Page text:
Lives in the Yiddish Theatre
SHORT BIOGRAPHIES OF THOSE INVOLVED IN THE Yiddish THEATRE
aS DESCRIBED IN zALMEN zYLBERCWEIG'S "lEKSIKON FUN YIDISHN TEATER"

1931-1969
 

David Levenson
 

 

L. was born on 15 May 1871 in Riga, Latvia to well-to-do parents. He finished a city school, then attended a real school, sang as a soprano (he was called "Dovidl Mngn'") with Cantor Rozovsky, and he learned to work in silver and bronze figures.

He came to America and took up with his profession and was a member in the German Singing and Dramatic Union, performing in German operettas and classical plays. Later he became a member in Yiddish dramatic associations.

On the initiative of Feinman he became  a professional Yiddish actor in Chicago, debuting as "Jaffe" in Gordin's "Der idisher kenig lir (The Jewish King Lear)" and soon thereafter traveled to New York, where he had an entire year of acting under the direction of Adler and Thomashefsky, performing in first lover roles in "historical operettas".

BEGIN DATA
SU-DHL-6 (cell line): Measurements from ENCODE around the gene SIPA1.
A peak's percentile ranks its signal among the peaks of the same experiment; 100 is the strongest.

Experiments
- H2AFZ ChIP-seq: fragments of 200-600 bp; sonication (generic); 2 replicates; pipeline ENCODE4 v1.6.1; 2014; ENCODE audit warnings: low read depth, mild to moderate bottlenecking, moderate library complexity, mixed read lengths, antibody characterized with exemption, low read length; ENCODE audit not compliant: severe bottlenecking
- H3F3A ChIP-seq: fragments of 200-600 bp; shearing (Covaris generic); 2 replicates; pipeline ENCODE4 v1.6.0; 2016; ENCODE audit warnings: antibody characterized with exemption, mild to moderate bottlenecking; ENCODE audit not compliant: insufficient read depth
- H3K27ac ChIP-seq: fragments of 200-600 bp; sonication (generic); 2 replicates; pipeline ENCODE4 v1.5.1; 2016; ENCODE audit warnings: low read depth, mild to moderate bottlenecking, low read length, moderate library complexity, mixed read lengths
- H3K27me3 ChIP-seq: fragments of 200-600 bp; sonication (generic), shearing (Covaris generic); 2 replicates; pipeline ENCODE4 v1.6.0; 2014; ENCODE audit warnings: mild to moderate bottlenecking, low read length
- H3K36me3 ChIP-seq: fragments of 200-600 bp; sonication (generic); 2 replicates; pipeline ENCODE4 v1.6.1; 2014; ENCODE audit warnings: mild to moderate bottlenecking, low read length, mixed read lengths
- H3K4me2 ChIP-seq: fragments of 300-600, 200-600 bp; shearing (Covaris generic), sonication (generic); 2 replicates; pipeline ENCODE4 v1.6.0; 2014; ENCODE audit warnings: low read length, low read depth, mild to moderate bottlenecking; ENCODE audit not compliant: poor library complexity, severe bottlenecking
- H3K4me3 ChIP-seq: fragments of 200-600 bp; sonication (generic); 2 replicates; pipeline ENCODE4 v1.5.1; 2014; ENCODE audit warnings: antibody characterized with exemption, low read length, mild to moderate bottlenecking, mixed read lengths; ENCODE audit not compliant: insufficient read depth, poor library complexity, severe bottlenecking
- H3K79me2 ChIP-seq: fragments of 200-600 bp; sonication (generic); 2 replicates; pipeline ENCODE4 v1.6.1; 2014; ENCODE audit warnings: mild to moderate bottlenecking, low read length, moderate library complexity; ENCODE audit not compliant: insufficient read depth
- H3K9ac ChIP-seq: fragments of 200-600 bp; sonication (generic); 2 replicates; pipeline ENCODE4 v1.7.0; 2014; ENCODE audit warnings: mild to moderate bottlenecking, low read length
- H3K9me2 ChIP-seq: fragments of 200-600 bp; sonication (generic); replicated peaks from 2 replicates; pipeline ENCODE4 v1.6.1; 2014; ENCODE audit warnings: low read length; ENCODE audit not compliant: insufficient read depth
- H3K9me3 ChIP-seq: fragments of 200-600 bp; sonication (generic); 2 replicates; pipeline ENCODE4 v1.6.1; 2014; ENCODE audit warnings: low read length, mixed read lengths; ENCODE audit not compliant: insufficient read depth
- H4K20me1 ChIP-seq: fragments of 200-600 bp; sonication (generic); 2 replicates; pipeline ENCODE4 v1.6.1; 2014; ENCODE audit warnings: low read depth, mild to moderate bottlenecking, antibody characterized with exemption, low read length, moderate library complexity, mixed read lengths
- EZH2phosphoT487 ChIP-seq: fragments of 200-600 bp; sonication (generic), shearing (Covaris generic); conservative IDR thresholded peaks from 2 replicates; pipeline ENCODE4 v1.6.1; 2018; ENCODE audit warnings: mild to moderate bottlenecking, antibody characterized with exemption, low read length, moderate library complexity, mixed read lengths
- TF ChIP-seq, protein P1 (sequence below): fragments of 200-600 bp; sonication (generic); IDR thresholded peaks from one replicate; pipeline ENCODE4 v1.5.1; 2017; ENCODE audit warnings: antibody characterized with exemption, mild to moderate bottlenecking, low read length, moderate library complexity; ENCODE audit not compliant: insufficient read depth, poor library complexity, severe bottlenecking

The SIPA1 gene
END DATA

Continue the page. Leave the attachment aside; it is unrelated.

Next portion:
Later L. became a contractor/entrepreneur for the permanent troupes across America (from New York to California), finding plays, and for the first time in Yiddish Lessing's "Natan Hakhokhem". In the span of that time, L. for several seasons acted as a first actor and regisseur in Philadelphia's Yiddish theatre (Director -- Mike Thomashefsky).

L. was the first to act as "Benjamin" in Libin's "Di gebrokhene hertser", "Pitshe khazan" in Gordin's "Dud'l mshurr", "Der betler"

in Lateiner's "Der yid in rumanye (The Jew in Romania)", and at the same time as New York he staged in Philadelphia's Green Street Theatre Asch's "God of Vengeance" (performing as "Yekl Shapshovitsh").

When he toured throughout the province, L. had the opportunity to act in German as "Iago" in "Othello", "Karl" in "Di royber (The Robbers)", and as the lover in "Intrige un libe", as well as act together in German with Morisson across the province.

In 1926-27 L. acted in Brooklyn's Liberty Theatre (Manager -- Anshel Schorr), 1930-31 in the Odeon Theatre, from 1931-33 in Newark.
 

Sh. E.

  • B. Gorin -- "History of Yiddish Theatre", Vol. II, p. 226.


 

 

 

 


 

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Adapted from the original Yiddish text found within the  "Lexicon of the Yiddish Theatre" by Zalmen Zylbercweig, Volume 2, page 1156.
 

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